Preliminary field observations indicated that climbing height of snails on Spartina plants is positively influenced by infaunal predator concentrations. We found that snails climbed approximately 50 per cent higher in the local presence of predators (electronic supplementary material, 1), suggesting that predators non-consumptively induce a functionally significant microhabitat shift in Littoraria as it moves from lower stem heights and the marsh surface, to the elevated yet vulnerable canopy leaves of Spartina, ostensibly in a bid to reduce risk from substrate-dwelling predators. We therefore hypothesized that, contrary to the traditional conceptualization of top-predator effects in a three-level food chain, the non-consumptive effects of predators in this system could increase per capita impacts of grazers on plants; i.e. predators induce a negative TMII.
We conducted this study in the intermediate intertidal zone of a salt marsh on Sapelo Island, GA, USA (31°23′ N, 81°16′ W). To test the hypothesis that non-consumptive predator effects result in reduced Spartina heath and productivity, we manipulated the presence/absence of predatory crabs in a field experiment over two months in summer 2010 (June–August), using 70 × 70 × 100 cm galvanized wire mesh field enclosures (electronic supplementary material, 2) as experimental units.
We selected a naturally predator-free area of marsh, allowing us to spatially isolate the presence of predators (and their cues). We thus established a predator addition treatment (n = 8), adding eight individuals (a naturally occurring density ) that included a range of body sizes of the two species of predatory mud crab found in this system. Prior to addition, we secured crab claws with non-toxic super glue, preventing prey killing and thus strictly isolating non-consumptive effects . All predators were replaced every 10 days to ensure that they did not die of starvation. For direct comparison, we also established control enclosures (n = 8) to which no predators were added, but were otherwise treated identically. Replicates of the treatments (predator addition, control) were randomly assigned to field enclosures separated by 3 m (greater than the predator cue travel distance of <1 m, as indicated by preliminary field trials). All field enclosures were stocked with 300 Littoraria, a naturally occurring high density .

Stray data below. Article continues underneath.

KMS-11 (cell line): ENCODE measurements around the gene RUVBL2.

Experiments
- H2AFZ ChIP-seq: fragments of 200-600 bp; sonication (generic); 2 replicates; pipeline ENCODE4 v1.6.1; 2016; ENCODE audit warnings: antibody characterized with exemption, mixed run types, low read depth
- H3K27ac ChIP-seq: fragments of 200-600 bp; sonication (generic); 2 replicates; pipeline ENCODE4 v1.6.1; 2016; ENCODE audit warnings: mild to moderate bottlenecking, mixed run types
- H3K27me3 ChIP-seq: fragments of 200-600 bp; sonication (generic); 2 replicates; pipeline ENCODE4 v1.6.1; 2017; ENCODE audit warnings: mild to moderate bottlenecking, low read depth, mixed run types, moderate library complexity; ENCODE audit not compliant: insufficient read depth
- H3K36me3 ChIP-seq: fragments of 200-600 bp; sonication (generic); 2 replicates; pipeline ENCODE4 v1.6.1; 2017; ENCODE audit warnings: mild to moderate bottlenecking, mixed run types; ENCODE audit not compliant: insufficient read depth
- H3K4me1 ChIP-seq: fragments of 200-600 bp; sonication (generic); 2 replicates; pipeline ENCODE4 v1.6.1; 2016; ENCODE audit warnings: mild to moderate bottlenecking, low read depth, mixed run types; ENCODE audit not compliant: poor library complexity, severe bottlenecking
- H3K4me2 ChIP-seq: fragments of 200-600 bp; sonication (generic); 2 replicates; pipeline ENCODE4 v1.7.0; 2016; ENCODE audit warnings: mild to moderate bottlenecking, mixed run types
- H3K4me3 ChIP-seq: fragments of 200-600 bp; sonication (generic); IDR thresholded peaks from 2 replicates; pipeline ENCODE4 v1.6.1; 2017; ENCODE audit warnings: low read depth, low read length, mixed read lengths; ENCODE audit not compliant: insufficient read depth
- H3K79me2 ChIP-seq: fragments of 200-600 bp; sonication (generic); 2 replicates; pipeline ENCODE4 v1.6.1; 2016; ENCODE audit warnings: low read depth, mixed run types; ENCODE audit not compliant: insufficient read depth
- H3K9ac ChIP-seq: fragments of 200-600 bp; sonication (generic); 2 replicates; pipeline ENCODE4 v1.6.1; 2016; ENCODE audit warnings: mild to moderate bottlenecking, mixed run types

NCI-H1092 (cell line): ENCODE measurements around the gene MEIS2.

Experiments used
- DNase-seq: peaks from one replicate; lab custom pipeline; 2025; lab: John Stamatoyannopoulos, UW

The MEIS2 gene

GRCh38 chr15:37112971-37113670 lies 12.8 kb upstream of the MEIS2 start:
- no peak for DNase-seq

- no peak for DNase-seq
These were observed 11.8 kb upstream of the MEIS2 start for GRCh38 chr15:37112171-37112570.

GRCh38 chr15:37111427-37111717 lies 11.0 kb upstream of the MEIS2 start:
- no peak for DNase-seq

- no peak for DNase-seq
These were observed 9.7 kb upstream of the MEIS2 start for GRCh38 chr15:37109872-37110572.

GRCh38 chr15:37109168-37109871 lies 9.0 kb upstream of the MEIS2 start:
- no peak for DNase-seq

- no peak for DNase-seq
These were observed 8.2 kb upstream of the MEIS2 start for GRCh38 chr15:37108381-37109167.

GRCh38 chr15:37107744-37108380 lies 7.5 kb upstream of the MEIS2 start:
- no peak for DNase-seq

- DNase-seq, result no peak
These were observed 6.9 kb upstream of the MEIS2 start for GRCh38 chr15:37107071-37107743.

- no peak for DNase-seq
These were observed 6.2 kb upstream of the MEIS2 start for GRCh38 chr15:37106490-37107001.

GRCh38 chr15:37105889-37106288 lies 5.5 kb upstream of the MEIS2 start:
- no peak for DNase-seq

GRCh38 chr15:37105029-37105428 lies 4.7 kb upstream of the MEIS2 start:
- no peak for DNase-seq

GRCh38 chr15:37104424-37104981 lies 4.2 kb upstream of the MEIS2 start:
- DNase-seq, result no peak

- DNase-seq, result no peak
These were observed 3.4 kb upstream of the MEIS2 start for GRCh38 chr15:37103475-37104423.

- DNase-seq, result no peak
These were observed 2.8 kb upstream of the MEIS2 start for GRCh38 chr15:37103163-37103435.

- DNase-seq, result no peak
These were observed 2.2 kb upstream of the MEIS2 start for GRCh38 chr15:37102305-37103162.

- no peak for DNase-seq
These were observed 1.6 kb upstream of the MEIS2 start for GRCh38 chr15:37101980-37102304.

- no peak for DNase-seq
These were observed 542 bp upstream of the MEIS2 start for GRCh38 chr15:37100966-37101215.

In each replicate, we estimated the heights of all Littoraria on 10 randomly selected plants (using 70 cm vertical measuring poles placed in the centre of all plots as a guide) during tidal emersion at both day and night (n = 3 for both; sampling dates predetermined, i.e. not selected on the basis of observed snail behaviour). Night versus day did not influence the non-consumptive effect; thus data were pooled for final analysis. We also made observations of climbing height during high tide (approx. 10 cm depth) on a single daytime occasion when conditions allowed (replication was not possible owing to the specific tidal and water visibility conditions required). Finally, to estimate benthic habitat use by Littoraria, we noted the total number foot-down on the benthos (replicated as described for snail heights).
As an indication of direct snail impact on Spartina leaves, we measured longitudinal grazing scars (radulations—sensu ) on all leaves of each of 10 randomly chosen plants in each replicate. We performed this after one month, before extensive grazer damage precluded the identification and measurement of individual radulations. Plants were harvested upon experiment termination, oven-dried and weighed .
We compared the means of response variables in predator additions with controls by using t-tests, except for the use of snail benthos that required a generalized linear model (γ distribution). All analyses were one-tailed, following our mechanistic directional hypothesis.
Predators induced striking non-consumptive effects on grazer habitat use. Presence of predators more than doubled the mean snail height observed during tidal emersion in comparison with controls (figure 1a, t = 14.29, p < 0.001). This vertical shift in grazer habitat domain was also evident at high tide, when snails were driven higher than controls and above water level with the presence of predators (electronic supplementary material, 3; t = 3.08, p = 0.005). Predators also non-consumptively reduced snail abundance on the benthos observed during low tide (figure 1b; χ2 = 10.21, p < 0.001).